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Cowboys dealt with glaring issues in loss to Giants

Sterling Shepard #87 of the New York Giants

Sterling Shepard #87 of the New York Giants warms up prior to the game against the Dallas Cowboys at AT&T Stadium on Sept. 11, 2016 in Arlington, Texas. Credit: Getty Images / Ronald Martinez

Technically, the sun is a star, so you’d think it would be rooting for the team with one of those on its helmets. On Sunday, though, it decidedly was not.

As the Cowboys tried to make a late fourth-quarter comeback against the Giants at AT&T Stadium, their receivers had to deal not only with defenders but also with the bright rays that streamed in through the western end of the ginormous building.

The ends of AT&T Stadium are glass and allow sunlight to pass through, and in this case, it went directly into the eyes of some Dallas receivers who were trying to catch footballs thrown at them. Tight end Jason Witten in particular seemed to have trouble with the glare, and said as much after the game.

It was such an issue that Cowboys owner Jerry Jones said on his weekly radio interview on Monday that he’d consider putting up shades or curtains for future afternoon games.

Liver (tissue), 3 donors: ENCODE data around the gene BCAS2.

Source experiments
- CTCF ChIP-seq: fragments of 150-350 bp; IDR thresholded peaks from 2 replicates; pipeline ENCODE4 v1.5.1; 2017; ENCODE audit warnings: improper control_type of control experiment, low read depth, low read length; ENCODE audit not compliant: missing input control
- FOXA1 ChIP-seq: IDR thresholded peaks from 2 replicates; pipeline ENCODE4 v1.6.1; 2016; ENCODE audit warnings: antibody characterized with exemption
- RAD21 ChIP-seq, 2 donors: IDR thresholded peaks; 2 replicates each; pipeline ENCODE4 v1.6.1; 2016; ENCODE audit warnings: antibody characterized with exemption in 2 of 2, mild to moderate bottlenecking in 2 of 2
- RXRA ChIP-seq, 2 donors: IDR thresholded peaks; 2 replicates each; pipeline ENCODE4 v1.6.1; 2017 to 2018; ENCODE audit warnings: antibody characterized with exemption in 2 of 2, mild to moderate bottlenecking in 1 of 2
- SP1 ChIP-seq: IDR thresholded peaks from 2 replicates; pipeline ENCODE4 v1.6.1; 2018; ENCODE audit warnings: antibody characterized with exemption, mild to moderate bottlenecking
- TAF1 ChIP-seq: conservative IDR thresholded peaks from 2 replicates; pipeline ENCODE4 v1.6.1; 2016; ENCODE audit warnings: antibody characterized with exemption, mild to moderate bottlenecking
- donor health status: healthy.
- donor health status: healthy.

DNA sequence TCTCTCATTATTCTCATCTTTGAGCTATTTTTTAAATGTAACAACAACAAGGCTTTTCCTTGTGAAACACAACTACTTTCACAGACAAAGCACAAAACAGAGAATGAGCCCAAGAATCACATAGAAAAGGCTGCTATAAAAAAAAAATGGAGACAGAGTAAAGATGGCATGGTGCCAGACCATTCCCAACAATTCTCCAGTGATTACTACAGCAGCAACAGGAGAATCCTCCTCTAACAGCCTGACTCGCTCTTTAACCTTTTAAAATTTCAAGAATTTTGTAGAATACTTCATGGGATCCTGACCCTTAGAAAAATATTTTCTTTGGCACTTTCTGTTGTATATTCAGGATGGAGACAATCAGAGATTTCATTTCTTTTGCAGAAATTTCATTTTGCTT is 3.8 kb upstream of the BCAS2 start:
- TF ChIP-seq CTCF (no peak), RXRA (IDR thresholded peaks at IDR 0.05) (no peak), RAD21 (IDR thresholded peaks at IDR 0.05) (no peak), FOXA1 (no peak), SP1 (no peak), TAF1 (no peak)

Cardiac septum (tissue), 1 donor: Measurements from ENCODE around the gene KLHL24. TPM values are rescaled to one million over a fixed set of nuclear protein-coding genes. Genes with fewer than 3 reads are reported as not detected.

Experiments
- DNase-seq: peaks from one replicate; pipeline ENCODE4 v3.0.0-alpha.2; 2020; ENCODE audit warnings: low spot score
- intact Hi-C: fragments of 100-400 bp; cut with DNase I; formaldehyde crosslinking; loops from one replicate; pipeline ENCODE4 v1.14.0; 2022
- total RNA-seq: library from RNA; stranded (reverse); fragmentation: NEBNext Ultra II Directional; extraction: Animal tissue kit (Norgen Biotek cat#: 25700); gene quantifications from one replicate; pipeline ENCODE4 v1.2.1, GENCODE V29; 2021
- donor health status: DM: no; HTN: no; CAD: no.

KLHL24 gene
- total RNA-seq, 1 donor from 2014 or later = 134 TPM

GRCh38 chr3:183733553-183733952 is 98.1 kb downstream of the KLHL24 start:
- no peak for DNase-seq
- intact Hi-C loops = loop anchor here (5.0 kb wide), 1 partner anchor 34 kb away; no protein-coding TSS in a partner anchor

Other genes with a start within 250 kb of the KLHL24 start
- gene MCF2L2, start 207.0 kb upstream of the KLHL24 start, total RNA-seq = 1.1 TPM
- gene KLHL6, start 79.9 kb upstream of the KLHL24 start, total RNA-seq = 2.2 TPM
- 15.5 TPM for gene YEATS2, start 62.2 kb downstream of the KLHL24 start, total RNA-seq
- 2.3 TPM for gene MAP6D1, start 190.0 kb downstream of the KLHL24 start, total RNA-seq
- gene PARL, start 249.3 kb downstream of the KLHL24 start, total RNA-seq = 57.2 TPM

“Probably if you’re going to have curtains and shades, you’re probably gonna have them throughout the game,” Jones said. “And those are things we’ll always continue to look at as well as any new technology to add with the tinting of our glass and things of that nature. But we’ve been playing in AT&T for many years now, and for the most part it serves its purpose well, but you’re always going to have situations that come to light that you certainly will take a look at and see if you can improve upon.”

Cowboys coach Jason Garrett wasn’t buying into the sun excuse.

“The sun’s been there for five billion years and it’ll probably be there for five billion more,” he said Monday during his own radio interview.

Still, the Giants knew it could become an issue.

“We talked about that going into the game,” coach Ben McAdoo said. “We had some pictures from the past, from the 2014 game. We noticed how it shines in from the west in the second quarter and then into the third and fourth quarters. If you have a chance, you help yourself in the kicking game and offense and defense with the glare, and if you don’t, you have to learn to play through it.”

McAdoo said there is very little advantage in going into the setting sun or away from it.

“Whether you’re looking into it or it’s at your back, it’s going to impact both sides of the ball,” he said. “If you’re a quarterback and it’s in your eyes, it’s better for the receivers that way but it’s tougher to read the coverage, and vice versa.”

So did the Giants outsmart the Cowboys in their own building?

“It depends on how the coin toss goes. That really impacts everything,” McAdoo said. “You can’t control the coin toss. Some people like to think that you can, but you can’t. You have to roll with the punches after the coin toss.”


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